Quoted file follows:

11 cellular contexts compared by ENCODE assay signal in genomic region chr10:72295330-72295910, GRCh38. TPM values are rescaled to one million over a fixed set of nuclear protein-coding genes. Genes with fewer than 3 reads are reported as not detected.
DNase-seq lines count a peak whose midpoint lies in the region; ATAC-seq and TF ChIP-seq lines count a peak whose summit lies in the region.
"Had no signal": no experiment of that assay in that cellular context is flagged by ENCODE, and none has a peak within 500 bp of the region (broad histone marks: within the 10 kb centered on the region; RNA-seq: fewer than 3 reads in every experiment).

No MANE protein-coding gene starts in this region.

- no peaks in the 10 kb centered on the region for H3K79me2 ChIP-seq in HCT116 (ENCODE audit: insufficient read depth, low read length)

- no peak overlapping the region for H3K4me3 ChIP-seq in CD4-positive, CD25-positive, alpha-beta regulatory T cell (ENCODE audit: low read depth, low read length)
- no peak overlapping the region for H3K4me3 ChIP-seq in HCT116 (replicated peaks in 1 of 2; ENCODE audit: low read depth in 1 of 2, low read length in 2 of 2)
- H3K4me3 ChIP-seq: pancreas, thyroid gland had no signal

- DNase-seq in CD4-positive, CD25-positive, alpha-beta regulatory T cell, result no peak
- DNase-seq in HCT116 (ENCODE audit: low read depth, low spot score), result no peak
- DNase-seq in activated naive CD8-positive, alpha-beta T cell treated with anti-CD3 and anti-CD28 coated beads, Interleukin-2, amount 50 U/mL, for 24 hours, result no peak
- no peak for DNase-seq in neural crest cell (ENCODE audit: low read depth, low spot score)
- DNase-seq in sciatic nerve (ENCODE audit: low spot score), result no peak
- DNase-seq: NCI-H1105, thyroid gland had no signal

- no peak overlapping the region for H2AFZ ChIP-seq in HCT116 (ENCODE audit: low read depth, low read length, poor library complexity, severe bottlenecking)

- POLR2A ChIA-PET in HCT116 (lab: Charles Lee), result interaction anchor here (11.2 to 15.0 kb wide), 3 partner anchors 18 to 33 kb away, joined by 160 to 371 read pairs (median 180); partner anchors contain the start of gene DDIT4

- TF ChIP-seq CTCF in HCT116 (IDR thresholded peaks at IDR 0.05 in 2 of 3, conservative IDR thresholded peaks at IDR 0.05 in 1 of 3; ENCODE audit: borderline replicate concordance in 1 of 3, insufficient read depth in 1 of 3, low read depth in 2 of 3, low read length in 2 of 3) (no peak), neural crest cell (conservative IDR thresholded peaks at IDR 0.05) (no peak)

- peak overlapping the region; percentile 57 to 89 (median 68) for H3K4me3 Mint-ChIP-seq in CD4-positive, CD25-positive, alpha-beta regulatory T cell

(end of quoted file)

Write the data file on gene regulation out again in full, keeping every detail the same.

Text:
11 cellular contexts compared by ENCODE assay signal in genomic region chr10:72295330-72295910, GRCh38. TPM values are rescaled to one million over a fixed set of nuclear protein-coding genes. Genes with fewer than 3 reads are reported as not detected.
DNase-seq lines count a peak whose midpoint lies in the region; ATAC-seq and TF ChIP-seq lines count a peak whose summit lies in the region.
"Had no signal": no experiment of that assay in that cellular context is flagged by ENCODE, and none has a peak within 500 bp of the region (broad histone marks: within the 10 kb centered on the region; RNA-seq: fewer than 3 reads in every experiment).

No MANE protein-coding gene starts in this region.

- no peaks in the 10 kb centered on the region for H3K79me2 ChIP-seq in HCT116 (ENCODE audit: insufficient read depth, low read length)

- no peak overlapping the region for H3K4me3 ChIP-seq in CD4-positive, CD25-positive, alpha-beta regulatory T cell (ENCODE audit: low read depth, low read length)
- no peak overlapping the region for H3K4me3 ChIP-seq in HCT116 (replicated peaks in 1 of 2; ENCODE audit: low read depth in 1 of 2, low read length in 2 of 2)
- H3K4me3 ChIP-seq: pancreas, thyroid gland had no signal

- DNase-seq in CD4-positive, CD25-positive, alpha-beta regulatory T cell, result no peak
- DNase-seq in HCT116 (ENCODE audit: low read depth, low spot score), result no peak
- DNase-seq in activated naive CD8-positive, alpha-beta T cell treated with anti-CD3 and anti-CD28 coated beads, Interleukin-2, amount 50 U/mL, for 24 hours, result no peak
- no peak for DNase-seq in neural crest cell (ENCODE audit: low read depth, low spot score)
- DNase-seq in sciatic nerve (ENCODE audit: low spot score), result no peak
- DNase-seq: NCI-H1105, thyroid gland had no signal

- no peak overlapping the region for H2AFZ ChIP-seq in HCT116 (ENCODE audit: low read depth, low read length, poor library complexity, severe bottlenecking)

- POLR2A ChIA-PET in HCT116 (lab: Charles Lee), result interaction anchor here (11.2 to 15.0 kb wide), 3 partner anchors 18 to 33 kb away, joined by 160 to 371 read pairs (median 180); partner anchors contain the start of gene DDIT4

- TF ChIP-seq CTCF in HCT116 (IDR thresholded peaks at IDR 0.05 in 2 of 3, conservative IDR thresholded peaks at IDR 0.05 in 1 of 3; ENCODE audit: borderline replicate concordance in 1 of 3, insufficient read depth in 1 of 3, low read depth in 2 of 3, low read length in 2 of 3) (no peak), neural crest cell (conservative IDR thresholded peaks at IDR 0.05) (no peak)

- peak overlapping the region; percentile 57 to 89 (median 68) for H3K4me3 Mint-ChIP-seq in CD4-positive, CD25-positive, alpha-beta regulatory T cell